THE Scottish Government could lose billions of pounds in revenue once the current fiscal formula with the Treasury is renegotiated after 2021, a leading economic think-tank has suggested.

When last year the so-called fiscal framework was agreed between Whitehall and Edinburgh - to take into account how Holyrood was getting more tax-raising powers and the consequent annual block grant adjustment[BGA] - the SNP’s preferred formula, the per capita indexed deduction, was, after a deal of wrangling, adopted.

This took into account the fact that Scotland’s population was growing at a slower rate than the rest of the UK’s.

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At the time, Nicola Sturgeon told MSPs the deal meant there would be “no detriment” to the Scottish budget. She noted how when discussions with the Treasury began in 2015 the SNP Government was faced with a potential cash-grab amounting to £7 billion over 10 years.

But the First Minister said the final agreement meant this would not happen and it would “not allow a single pound or even a penny to be taken from the Scottish Government’s budget”.

The Institute for Fiscal Studies[IFS] calculated that by 2021 the cost of Whitehall “throwing in the towel,” would be £900m to taxpayers across the UK. When asked if this was true, the Treasury said it was “unable to share figures”. David Mundell, the Scottish Secretary, said there would be a report on the process - by the end of 2021.

However, now a report by Cardiff University’s Wales Governance Centre in conjunction with the IFS suggests that, once a renegotiation starts following the Holyrood elections of 2021, the Treasury could begin to seek to claw back some of this money by using a different formula.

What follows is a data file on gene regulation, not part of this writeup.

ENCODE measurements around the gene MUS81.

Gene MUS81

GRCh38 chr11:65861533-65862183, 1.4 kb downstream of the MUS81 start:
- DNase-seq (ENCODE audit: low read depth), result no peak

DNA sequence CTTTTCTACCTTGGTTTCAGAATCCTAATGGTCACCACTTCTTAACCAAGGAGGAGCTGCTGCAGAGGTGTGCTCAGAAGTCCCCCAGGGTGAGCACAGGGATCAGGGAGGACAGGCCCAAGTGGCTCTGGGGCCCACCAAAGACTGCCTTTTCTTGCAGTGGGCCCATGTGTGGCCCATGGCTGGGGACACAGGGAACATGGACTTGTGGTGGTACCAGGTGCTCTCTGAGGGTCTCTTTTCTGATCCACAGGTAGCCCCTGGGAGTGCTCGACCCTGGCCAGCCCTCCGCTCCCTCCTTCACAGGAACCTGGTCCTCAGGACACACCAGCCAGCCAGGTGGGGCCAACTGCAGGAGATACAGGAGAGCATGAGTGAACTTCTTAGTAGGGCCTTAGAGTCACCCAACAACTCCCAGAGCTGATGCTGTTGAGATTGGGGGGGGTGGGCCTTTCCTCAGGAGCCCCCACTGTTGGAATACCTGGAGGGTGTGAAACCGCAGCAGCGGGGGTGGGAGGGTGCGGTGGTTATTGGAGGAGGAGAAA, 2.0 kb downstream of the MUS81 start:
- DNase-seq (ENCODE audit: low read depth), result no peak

The report considers primarily the fiscal framework deal between the Treasury and the Welsh Government.

It explains: “The fact that HM Treasury were willing to concede a generous financial deal for Wales - even as funding per person in Wales remains well above 115 per cent[that] of England - may suggest it has one eye on the renegotiation of the Scottish fiscal framework, set to take place after the 2021 Scottish parliamentary elections.

“The initial Scottish agreement implemented the Scottish Government’s preferred method of BGA - per capita indexed deduction - which will insulate the Scottish Government from population-related revenue risks.

“That the Welsh Government has agreed to the Treasury’s comparable model provides some precedent for the Treasury to take into the renegotiation.”

However, the reported noted, as devolved revenues were more than five times greater in Scotland than in Wales, the population-related revenue risk would be that much greater for the Scottish Government, especially since slower population growth was a much more entrenched and persistent phenomenon in Scotland.

It goes on: “On current projections, moving from the per capita indexed deduction method to the comparable model[the Welsh system] after 2021/22 would cost the Scottish Government £380 million per year after just five years, growing to £740m per year by 2031/32.

“There has also been little call or rationale for a need-based element to determine Scottish block grant changes, which would mitigate these losses, as will be the case in Wales. What will probably be a good financial deal for Wales may not be so good for the Scottish Government,” adds the report.

A financial loss of £380m a year over a five-year parliament would amount to £1.9bn; one of £740m over five years would total £3.7bn; over 10, it would be £7.4bn.